New Study Identifies Cancer-Associated Fibroblast Subtypes Based on Wound Fibroblasts and Matrix Patterns

A “Matrix Biology” paper by the Werner group (IMHS) shows how wound healing gene expression signatures are expressed in tumors and can be used to predict cancer outcome. The paper establishes a functional link between wound fibroblasts and cancer-associated fibroblasts through expression of certain extracellular matrix genes.

Graphical abstract Werner paper March 2023
Conceptual summary: During wound healing, sequential healing phases return the injured tissue to homeostasis. As a “wound that fails to heal”, cancer stalls in the early phases of repair, with cancer cells and stromal cells continually releasing cytokines, growth factors and extracellular matrix (ECM). Fibroblast functions of the early healing phase become hyper-activated in “early-wound” cancer-associated fibroblast (CAF) subtypes close to the tumor margins, contributing to the accumulation of pro-tumorigenic collagen-forming and contractile CAFs that exacerbate the fibrotic ECM microenvironment. Further away from the tumor margins, there is a gradient toward the normalization of the tumor-adjacent microenvironment mediated by “late-wound” CAF subtypes that deposit an elastin-enriched ECM network similar to that found in a resolving wound.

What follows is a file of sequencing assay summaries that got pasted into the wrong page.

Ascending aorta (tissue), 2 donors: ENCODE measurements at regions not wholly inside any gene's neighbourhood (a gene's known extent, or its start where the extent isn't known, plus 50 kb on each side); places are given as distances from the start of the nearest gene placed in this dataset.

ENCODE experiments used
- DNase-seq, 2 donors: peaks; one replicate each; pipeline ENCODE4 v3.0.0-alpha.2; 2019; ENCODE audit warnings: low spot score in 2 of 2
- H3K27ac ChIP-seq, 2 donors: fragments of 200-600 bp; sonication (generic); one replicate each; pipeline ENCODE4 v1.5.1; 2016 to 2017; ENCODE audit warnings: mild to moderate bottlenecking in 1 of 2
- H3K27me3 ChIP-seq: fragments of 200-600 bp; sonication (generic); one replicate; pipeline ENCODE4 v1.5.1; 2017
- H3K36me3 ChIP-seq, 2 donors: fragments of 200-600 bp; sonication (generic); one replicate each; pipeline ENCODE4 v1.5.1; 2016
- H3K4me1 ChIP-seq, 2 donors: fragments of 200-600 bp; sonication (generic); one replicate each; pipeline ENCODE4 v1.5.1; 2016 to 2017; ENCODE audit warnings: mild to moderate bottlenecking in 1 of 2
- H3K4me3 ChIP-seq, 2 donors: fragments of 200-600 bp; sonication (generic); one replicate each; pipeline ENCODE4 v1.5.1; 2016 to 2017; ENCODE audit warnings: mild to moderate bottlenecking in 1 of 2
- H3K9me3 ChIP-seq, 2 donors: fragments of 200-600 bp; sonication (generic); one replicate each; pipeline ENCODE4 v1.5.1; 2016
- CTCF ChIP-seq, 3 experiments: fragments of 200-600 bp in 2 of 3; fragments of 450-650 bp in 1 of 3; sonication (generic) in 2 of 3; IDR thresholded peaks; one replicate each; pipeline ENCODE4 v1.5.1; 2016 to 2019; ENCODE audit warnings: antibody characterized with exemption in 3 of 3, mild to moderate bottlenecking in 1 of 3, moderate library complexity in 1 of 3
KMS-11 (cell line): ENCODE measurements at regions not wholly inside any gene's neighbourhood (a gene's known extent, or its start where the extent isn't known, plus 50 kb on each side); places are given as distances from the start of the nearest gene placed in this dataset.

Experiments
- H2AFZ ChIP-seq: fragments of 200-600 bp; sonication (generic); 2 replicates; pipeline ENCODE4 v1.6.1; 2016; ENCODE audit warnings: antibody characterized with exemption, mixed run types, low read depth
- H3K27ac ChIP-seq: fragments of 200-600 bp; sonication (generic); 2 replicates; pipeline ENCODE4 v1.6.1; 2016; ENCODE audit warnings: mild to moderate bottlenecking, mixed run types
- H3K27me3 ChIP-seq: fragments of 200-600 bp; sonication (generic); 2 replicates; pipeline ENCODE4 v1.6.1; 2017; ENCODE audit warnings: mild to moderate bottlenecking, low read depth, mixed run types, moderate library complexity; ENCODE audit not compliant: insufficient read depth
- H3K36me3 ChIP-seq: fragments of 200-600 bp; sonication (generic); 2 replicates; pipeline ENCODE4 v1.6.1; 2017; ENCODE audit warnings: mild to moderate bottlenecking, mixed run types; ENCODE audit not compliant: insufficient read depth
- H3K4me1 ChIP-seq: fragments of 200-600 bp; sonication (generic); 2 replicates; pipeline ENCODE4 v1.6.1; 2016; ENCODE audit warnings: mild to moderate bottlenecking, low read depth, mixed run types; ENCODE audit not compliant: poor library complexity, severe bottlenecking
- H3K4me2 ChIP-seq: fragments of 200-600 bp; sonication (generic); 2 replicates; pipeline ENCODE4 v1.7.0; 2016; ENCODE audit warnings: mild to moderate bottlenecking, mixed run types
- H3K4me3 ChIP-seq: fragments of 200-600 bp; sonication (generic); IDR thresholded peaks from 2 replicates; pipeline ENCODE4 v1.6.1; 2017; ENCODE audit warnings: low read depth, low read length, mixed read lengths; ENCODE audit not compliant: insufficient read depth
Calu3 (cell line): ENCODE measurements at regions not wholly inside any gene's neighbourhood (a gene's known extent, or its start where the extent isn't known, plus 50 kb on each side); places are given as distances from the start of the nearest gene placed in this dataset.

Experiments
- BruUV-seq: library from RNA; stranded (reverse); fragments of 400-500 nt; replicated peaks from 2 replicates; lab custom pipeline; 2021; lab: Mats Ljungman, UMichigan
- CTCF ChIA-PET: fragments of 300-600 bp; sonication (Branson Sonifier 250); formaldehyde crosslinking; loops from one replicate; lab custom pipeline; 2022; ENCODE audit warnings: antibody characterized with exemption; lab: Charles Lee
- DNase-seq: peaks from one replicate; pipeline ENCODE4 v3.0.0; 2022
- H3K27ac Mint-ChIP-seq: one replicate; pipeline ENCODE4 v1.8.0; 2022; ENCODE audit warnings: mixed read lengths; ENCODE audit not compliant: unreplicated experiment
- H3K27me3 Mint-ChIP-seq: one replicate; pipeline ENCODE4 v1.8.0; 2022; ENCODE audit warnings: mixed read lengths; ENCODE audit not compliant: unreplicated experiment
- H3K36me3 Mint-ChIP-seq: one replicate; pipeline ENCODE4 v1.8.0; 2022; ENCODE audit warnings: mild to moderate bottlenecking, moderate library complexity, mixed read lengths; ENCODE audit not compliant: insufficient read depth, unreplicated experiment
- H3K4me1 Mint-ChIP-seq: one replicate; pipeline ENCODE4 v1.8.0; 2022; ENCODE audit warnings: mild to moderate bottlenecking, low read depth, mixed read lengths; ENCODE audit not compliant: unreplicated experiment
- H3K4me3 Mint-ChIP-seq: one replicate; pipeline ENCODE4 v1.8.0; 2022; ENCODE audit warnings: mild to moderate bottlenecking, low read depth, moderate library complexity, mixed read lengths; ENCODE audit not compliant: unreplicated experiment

Wound healing and cancer formation share many cellular and molecular parallels, but the two have not been systematically compared. Using transcriptomics at the whole tissue, single-cell and spatial levels, Wietecha et al. profiled skin wounds across time and compared them to tumors. They discovered prognostic healing gene signatures expressed in various cancers that link wound fibroblasts to a common feature of malignant tumors mediated by cancer-associated fibroblasts – fibrosis.

The healing signatures from the early and late wounds enriched for divergent extracellular matrix repertoires that were visualized in primary melanoma biopsies and predicted cancer survival and recurrence. The authors further showed how the early wound and cancer-associated fibroblast subtype is activated by the RUNX2 transcription factor. The results pave the way for the development of innovative healing-based diagnostic and prognostic tools to better identify tumor spread and more accurately predict cancer outcome.

Link to the publication in external page“Matrix Biology”

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